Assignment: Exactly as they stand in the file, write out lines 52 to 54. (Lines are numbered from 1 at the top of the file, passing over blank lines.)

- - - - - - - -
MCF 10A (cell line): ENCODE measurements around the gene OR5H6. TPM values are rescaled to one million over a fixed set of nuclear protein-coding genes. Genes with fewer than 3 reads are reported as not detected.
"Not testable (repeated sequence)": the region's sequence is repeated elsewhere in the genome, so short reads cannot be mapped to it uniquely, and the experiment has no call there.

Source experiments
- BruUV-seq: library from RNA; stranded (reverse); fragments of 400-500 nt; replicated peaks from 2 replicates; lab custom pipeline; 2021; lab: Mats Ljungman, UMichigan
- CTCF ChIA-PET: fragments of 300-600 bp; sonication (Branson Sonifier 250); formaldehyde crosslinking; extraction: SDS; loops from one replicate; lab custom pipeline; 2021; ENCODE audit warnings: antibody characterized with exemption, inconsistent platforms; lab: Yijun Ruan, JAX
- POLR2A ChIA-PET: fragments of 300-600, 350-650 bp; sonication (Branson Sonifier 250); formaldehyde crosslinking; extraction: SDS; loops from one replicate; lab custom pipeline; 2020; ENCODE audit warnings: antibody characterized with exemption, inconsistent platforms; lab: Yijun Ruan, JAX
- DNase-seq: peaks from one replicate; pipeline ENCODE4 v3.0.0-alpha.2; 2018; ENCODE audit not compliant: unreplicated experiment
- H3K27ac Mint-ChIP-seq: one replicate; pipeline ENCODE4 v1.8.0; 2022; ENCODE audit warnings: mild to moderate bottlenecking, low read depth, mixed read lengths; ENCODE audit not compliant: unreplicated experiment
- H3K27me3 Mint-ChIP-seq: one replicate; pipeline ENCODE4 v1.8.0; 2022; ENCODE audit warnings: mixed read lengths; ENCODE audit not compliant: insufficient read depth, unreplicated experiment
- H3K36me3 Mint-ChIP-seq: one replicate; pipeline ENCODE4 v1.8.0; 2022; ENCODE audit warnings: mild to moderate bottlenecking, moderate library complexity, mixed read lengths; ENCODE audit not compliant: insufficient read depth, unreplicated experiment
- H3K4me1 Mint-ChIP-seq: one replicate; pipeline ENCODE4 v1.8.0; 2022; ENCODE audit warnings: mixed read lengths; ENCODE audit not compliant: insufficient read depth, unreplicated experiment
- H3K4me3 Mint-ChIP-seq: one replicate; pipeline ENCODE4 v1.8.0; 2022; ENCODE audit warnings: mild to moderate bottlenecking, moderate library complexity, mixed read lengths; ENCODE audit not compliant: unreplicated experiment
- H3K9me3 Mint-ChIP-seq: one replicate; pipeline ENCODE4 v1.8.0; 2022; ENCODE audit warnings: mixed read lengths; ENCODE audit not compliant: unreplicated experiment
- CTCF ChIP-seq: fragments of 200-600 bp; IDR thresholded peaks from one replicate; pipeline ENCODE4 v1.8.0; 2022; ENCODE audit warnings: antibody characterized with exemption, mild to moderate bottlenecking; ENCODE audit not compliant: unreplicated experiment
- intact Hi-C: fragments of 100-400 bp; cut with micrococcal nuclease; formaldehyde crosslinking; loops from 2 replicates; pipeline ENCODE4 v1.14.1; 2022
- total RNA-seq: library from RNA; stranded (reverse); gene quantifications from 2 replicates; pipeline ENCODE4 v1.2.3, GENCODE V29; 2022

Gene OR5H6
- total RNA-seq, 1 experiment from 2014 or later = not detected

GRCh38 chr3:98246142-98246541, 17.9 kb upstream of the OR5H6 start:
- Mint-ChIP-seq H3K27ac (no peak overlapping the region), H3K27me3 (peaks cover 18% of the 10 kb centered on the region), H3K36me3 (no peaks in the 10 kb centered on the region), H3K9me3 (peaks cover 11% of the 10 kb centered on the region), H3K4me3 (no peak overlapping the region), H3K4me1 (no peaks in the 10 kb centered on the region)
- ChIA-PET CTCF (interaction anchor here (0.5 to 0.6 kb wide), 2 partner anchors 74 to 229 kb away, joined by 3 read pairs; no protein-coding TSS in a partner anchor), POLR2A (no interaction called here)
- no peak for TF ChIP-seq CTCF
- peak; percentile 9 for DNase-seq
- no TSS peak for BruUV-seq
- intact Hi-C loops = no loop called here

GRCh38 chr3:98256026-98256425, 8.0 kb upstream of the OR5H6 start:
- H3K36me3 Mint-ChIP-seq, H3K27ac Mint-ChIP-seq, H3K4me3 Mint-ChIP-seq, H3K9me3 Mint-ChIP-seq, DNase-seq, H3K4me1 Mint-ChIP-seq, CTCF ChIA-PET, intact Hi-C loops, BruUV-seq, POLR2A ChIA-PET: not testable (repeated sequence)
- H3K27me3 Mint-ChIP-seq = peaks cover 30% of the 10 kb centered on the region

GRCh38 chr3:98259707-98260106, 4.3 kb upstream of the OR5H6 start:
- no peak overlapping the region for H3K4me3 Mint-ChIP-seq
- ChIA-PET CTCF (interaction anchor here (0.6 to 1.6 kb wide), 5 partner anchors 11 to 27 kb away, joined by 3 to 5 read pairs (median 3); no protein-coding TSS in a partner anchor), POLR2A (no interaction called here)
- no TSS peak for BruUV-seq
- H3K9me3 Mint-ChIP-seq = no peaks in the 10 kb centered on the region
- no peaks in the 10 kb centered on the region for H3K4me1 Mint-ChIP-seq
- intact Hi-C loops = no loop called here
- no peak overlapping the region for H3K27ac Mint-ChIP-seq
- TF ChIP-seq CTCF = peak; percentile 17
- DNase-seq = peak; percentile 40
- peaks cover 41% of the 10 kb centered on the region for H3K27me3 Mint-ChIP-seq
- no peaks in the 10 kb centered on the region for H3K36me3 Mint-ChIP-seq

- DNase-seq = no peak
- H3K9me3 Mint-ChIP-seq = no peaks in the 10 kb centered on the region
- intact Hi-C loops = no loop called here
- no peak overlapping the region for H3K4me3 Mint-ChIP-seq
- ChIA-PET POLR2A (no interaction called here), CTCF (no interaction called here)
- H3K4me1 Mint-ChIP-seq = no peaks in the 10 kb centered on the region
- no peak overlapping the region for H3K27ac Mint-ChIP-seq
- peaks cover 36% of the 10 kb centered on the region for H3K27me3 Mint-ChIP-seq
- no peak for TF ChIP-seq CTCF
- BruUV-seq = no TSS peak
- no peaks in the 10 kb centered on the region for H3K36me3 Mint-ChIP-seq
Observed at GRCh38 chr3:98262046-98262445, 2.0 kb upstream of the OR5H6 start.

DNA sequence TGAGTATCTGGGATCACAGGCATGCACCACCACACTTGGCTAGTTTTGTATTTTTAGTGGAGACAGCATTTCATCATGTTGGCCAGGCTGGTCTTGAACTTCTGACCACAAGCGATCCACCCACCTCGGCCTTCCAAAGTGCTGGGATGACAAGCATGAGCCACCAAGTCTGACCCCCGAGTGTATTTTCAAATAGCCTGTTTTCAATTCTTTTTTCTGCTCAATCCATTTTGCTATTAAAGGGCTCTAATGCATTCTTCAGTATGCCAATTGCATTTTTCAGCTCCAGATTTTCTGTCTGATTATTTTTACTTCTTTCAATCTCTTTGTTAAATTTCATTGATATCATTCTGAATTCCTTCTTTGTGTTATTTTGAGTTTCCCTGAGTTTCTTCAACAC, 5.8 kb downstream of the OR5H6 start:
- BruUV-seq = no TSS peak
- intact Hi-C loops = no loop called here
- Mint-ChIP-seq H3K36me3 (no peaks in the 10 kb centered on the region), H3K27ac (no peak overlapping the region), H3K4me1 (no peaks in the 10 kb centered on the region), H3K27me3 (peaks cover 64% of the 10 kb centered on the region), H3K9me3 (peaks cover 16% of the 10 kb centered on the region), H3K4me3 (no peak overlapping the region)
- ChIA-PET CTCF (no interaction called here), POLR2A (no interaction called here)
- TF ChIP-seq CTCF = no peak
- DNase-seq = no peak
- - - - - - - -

Observed at GRCh38 chr3:98262046-98262445, 2.0 kb upstream of the OR5H6 start.

DNA sequence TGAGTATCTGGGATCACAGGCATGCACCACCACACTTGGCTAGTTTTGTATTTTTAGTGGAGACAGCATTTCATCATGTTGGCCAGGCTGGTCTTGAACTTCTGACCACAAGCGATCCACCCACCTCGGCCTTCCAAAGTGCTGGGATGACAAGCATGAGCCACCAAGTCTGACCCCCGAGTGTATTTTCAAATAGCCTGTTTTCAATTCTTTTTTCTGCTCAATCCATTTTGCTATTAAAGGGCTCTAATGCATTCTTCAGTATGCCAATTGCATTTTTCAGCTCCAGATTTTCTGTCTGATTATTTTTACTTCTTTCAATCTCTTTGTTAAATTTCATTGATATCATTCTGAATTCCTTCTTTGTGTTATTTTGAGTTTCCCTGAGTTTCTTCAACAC, 5.8 kb downstream of the OR5H6 start:
- BruUV-seq = no TSS peak